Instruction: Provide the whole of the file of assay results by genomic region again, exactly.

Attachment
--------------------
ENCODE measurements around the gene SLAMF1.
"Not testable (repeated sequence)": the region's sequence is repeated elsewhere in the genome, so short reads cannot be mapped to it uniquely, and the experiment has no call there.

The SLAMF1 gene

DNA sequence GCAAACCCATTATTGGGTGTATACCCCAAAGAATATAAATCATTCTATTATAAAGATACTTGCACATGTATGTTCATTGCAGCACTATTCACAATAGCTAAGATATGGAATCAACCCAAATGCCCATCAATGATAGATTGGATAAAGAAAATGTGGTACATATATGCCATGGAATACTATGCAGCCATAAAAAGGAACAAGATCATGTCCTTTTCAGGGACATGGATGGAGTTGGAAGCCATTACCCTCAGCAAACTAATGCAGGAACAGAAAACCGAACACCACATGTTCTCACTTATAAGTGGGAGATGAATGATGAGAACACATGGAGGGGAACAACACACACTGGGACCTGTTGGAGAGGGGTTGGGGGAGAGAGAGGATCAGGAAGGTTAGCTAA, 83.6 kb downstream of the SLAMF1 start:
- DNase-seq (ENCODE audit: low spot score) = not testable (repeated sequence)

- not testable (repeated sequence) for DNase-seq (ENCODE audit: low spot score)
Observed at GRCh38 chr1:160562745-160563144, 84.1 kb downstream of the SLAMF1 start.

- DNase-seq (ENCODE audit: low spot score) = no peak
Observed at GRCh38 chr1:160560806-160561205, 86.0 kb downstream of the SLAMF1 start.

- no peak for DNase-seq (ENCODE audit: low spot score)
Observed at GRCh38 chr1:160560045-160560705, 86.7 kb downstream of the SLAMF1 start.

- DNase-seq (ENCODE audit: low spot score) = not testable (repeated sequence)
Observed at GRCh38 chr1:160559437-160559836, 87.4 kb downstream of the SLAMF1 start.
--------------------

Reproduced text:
ENCODE measurements around the gene SLAMF1.
"Not testable (repeated sequence)": the region's sequence is repeated elsewhere in the genome, so short reads cannot be mapped to it uniquely, and the experiment has no call there.

The SLAMF1 gene

DNA sequence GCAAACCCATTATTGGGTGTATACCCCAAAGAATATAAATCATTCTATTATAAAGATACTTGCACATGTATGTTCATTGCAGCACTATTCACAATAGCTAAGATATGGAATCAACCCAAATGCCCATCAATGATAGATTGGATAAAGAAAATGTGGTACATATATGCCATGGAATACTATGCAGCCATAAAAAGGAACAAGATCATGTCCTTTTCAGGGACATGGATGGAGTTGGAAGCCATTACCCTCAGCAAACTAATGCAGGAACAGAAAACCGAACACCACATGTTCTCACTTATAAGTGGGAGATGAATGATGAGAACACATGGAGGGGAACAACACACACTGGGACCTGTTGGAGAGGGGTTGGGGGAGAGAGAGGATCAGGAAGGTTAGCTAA, 83.6 kb downstream of the SLAMF1 start:
- DNase-seq (ENCODE audit: low spot score) = not testable (repeated sequence)

- not testable (repeated sequence) for DNase-seq (ENCODE audit: low spot score)
Observed at GRCh38 chr1:160562745-160563144, 84.1 kb downstream of the SLAMF1 start.

- DNase-seq (ENCODE audit: low spot score) = no peak
Observed at GRCh38 chr1:160560806-160561205, 86.0 kb downstream of the SLAMF1 start.

- no peak for DNase-seq (ENCODE audit: low spot score)
Observed at GRCh38 chr1:160560045-160560705, 86.7 kb downstream of the SLAMF1 start.

- DNase-seq (ENCODE audit: low spot score) = not testable (repeated sequence)
Observed at GRCh38 chr1:160559437-160559836, 87.4 kb downstream of the SLAMF1 start.